Promising New Vaccine Eliminates 97% of Cancer in Early Trials

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The cure for cancer is often compared to the search for the Holy Grail. Doctors and researchers are quick to point out that the variety of cancers that occur in humans means there won’t likely be one treatment that can cure all of them. New developments, though, may prove otherwise. A new vaccine is showing genuine promise.

The new treatment activates T cells in tumors. Laboratory tests have shown the treatment to be effective in mice, where it eliminates 97% of known tumors. The tests are being conducted at the Stanford University School of Medicine.

“When researchers injected tiny amounts of two immune-stimulating agents into physical tumors,” The Daily Wire writes, “all traces of cancer, ‘including distant, untreated metastases,’ were totally eliminated in 87 of the 90 mice tested.”

“Our approach uses a one-time application of very small amounts of two agents to stimulate the immune cells only within the tumor itself. In the mice, we saw amazing, bodywide effects, including the elimination of tumors all over the animal,” said Ronald Levy, MD, professor of oncology and senior author of the study.

“When we use these two agents together, we see the elimination of tumors all over the body,” Levy said. “This approach bypasses the need to identify tumor-specific immune targets and doesn’t require wholesale activation of the immune system or customization of a patient’s immune cells.”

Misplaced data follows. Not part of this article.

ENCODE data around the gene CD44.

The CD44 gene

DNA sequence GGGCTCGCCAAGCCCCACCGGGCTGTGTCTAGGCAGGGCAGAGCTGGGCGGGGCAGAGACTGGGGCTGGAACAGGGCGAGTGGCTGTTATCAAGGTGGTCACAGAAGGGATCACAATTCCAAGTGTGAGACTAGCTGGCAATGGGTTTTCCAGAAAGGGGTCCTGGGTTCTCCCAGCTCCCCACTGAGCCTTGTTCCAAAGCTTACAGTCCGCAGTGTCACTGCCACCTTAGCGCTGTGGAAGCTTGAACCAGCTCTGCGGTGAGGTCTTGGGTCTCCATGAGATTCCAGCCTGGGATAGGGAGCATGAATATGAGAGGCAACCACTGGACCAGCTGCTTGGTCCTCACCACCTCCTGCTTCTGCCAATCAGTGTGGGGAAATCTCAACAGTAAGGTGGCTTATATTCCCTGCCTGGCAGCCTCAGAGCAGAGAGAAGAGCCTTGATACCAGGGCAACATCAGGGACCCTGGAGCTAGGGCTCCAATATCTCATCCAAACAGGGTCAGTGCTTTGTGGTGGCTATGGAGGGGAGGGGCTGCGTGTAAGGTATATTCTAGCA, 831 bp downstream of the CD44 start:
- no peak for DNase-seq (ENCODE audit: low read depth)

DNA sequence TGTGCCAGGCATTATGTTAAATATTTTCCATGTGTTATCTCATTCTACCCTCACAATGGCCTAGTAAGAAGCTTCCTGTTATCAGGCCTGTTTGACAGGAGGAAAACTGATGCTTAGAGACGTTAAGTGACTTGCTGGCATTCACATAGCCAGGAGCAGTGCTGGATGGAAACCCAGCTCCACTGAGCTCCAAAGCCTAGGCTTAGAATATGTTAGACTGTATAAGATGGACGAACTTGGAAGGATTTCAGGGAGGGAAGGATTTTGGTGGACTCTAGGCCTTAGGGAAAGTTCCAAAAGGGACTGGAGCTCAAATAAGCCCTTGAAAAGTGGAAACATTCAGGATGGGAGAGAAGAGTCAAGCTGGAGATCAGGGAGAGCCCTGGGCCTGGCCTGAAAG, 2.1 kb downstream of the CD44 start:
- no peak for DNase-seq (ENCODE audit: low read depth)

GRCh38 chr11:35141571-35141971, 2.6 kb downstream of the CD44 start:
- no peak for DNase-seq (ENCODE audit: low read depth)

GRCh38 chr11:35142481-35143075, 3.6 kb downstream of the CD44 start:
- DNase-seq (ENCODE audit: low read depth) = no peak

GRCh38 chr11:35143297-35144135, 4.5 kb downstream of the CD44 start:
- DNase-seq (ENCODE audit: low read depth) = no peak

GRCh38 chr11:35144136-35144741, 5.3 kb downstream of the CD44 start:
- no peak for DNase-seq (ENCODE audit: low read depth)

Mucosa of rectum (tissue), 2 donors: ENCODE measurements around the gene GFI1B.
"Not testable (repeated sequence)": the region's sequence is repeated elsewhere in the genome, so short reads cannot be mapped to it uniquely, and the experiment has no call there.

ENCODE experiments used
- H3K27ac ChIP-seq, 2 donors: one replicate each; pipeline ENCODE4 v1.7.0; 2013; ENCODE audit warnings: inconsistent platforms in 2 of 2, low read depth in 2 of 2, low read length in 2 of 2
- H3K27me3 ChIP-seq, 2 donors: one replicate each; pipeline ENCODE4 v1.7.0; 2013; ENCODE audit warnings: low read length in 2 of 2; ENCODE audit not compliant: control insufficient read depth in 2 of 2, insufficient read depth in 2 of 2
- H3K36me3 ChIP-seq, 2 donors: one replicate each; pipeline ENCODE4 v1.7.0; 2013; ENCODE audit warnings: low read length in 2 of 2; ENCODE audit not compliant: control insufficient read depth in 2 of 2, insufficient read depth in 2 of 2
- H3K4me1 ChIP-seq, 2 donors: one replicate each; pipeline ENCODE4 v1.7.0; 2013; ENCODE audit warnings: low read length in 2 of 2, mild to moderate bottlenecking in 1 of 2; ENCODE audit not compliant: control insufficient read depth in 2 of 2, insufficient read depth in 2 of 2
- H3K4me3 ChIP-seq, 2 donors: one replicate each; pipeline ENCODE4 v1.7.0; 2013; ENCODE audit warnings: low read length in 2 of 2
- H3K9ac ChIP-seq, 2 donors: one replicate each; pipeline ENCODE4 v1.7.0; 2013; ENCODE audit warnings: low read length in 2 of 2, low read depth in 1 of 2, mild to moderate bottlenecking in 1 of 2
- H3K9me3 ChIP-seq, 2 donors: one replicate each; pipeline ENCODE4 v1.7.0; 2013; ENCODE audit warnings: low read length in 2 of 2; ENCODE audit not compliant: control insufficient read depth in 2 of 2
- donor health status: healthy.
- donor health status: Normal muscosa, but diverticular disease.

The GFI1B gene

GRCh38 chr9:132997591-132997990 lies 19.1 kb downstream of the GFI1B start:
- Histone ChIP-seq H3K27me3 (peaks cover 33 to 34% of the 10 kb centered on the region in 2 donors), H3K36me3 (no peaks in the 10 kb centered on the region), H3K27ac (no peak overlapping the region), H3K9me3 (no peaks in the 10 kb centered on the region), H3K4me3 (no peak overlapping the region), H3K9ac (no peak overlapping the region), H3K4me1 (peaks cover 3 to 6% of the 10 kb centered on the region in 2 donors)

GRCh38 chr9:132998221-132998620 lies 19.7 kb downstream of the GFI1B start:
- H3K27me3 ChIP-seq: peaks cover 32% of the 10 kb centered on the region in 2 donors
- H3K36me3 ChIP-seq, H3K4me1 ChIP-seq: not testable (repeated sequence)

The researchers are hoping to find a treatment that eliminates cancer, but one that doesn’t have harmful side effects of current chemotherapy treatments.

And the Stanford researchers aren’t alone in their work. Some elements that they’re testing are currently being tested on human patients, and lymphoma patients are about to begin a clinical trial.

“The current clinical trial is expected to recruit about 15 patients with low-grade lymphoma,” a press release states. “If successful, Levy believes the treatment could be useful for many tumor types. He envisions a future in which clinicians inject the two agents into solid tumors in humans prior to surgical removal of the cancer as a way to prevent recurrence due to unidentified metastases or lingering cancer cells, or even to head off the development of future tumors that arise due to genetic mutations like BRCA1 and 2.”

“I don’t think there’s a limit to the type of tumor we could potentially treat, as long as it has been infiltrated by the immune system,” Levy added optimistically.